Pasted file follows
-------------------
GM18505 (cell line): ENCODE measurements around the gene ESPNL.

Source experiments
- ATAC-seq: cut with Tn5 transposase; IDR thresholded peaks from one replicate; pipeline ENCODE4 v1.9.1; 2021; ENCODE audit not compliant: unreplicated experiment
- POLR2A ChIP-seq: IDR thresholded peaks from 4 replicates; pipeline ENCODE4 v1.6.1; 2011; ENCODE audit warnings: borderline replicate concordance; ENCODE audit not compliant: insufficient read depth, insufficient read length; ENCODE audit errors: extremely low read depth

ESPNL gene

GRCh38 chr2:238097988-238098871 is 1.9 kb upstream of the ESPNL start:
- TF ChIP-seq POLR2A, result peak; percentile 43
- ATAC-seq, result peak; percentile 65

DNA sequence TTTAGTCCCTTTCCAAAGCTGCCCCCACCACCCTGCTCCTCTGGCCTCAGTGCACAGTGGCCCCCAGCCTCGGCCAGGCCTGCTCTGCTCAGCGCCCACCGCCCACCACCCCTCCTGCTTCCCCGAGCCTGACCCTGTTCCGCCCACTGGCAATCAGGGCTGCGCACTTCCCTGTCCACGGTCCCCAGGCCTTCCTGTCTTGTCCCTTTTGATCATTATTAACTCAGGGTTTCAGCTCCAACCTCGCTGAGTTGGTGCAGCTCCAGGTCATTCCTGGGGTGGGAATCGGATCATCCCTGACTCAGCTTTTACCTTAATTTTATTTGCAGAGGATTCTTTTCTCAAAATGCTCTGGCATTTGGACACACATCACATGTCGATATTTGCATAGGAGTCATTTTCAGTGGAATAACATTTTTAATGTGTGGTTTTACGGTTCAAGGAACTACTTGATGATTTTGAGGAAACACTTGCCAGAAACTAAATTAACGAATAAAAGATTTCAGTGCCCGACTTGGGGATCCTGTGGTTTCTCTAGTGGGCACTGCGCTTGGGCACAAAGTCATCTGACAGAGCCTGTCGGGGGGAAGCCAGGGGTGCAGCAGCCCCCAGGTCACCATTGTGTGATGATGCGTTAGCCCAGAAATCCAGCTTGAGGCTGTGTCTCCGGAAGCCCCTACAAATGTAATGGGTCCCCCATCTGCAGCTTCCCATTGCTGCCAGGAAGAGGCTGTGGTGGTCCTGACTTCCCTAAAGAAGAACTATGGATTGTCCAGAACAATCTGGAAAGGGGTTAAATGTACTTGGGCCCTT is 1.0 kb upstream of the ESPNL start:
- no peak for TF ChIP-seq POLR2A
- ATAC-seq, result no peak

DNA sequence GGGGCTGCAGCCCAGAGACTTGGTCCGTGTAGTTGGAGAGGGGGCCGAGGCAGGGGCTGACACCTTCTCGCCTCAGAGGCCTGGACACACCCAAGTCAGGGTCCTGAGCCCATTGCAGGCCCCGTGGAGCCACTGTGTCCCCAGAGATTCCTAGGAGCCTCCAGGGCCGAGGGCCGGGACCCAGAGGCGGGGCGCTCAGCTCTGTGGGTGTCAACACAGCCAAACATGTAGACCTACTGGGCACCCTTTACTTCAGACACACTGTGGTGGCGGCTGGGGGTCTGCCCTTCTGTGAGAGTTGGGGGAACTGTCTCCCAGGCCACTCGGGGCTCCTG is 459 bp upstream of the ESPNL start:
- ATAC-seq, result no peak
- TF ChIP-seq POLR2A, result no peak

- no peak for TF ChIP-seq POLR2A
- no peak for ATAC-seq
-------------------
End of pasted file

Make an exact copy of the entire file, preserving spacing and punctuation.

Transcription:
GM18505 (cell line): ENCODE measurements around the gene ESPNL.

Source experiments
- ATAC-seq: cut with Tn5 transposase; IDR thresholded peaks from one replicate; pipeline ENCODE4 v1.9.1; 2021; ENCODE audit not compliant: unreplicated experiment
- POLR2A ChIP-seq: IDR thresholded peaks from 4 replicates; pipeline ENCODE4 v1.6.1; 2011; ENCODE audit warnings: borderline replicate concordance; ENCODE audit not compliant: insufficient read depth, insufficient read length; ENCODE audit errors: extremely low read depth

ESPNL gene

GRCh38 chr2:238097988-238098871 is 1.9 kb upstream of the ESPNL start:
- TF ChIP-seq POLR2A, result peak; percentile 43
- ATAC-seq, result peak; percentile 65

DNA sequence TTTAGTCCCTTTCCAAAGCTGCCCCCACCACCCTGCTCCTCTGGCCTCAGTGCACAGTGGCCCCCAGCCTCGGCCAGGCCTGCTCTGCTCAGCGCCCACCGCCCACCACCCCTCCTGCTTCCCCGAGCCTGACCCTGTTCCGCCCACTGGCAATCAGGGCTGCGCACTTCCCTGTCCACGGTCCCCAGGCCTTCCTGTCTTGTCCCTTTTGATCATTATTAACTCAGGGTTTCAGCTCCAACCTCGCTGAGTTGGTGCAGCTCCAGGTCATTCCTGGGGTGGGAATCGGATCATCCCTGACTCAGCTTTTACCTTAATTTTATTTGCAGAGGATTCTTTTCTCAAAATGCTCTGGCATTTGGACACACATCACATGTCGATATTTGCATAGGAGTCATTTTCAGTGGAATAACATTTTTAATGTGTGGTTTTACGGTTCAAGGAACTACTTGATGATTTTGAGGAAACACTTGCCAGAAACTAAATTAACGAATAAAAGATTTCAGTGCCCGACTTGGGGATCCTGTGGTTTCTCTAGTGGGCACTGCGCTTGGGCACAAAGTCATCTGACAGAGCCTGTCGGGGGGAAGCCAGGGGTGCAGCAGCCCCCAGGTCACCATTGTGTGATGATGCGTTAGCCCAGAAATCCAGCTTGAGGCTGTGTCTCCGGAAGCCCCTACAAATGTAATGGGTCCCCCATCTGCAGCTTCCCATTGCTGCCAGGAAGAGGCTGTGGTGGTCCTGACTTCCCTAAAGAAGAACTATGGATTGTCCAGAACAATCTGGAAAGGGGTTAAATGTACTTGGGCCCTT is 1.0 kb upstream of the ESPNL start:
- no peak for TF ChIP-seq POLR2A
- ATAC-seq, result no peak

DNA sequence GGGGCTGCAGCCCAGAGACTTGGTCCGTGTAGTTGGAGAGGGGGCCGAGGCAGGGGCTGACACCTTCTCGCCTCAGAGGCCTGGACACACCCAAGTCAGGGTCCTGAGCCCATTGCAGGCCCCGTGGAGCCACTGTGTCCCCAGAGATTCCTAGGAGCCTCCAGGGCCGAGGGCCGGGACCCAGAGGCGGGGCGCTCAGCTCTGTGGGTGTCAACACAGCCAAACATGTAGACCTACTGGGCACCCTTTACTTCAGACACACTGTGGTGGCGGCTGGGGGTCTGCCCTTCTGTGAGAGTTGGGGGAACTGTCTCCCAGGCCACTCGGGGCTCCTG is 459 bp upstream of the ESPNL start:
- ATAC-seq, result no peak
- TF ChIP-seq POLR2A, result no peak

- no peak for TF ChIP-seq POLR2A
- no peak for ATAC-seq